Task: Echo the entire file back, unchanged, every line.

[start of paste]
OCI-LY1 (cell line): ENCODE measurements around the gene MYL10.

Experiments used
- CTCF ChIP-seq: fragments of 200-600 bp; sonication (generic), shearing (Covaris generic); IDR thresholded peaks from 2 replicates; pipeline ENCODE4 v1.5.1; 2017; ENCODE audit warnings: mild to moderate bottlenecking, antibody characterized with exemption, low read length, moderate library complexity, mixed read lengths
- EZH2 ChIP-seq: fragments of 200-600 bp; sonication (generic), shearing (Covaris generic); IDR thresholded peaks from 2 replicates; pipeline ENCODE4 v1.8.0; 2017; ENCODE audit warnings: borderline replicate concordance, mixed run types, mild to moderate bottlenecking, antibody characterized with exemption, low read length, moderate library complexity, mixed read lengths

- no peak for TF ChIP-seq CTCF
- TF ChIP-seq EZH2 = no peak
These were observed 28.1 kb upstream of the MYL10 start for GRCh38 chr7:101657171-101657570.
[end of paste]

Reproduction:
OCI-LY1 (cell line): ENCODE measurements around the gene MYL10.

Experiments used
- CTCF ChIP-seq: fragments of 200-600 bp; sonication (generic), shearing (Covaris generic); IDR thresholded peaks from 2 replicates; pipeline ENCODE4 v1.5.1; 2017; ENCODE audit warnings: mild to moderate bottlenecking, antibody characterized with exemption, low read length, moderate library complexity, mixed read lengths
- EZH2 ChIP-seq: fragments of 200-600 bp; sonication (generic), shearing (Covaris generic); IDR thresholded peaks from 2 replicates; pipeline ENCODE4 v1.8.0; 2017; ENCODE audit warnings: borderline replicate concordance, mixed run types, mild to moderate bottlenecking, antibody characterized with exemption, low read length, moderate library complexity, mixed read lengths

- no peak for TF ChIP-seq CTCF
- TF ChIP-seq EZH2 = no peak
These were observed 28.1 kb upstream of the MYL10 start for GRCh38 chr7:101657171-101657570.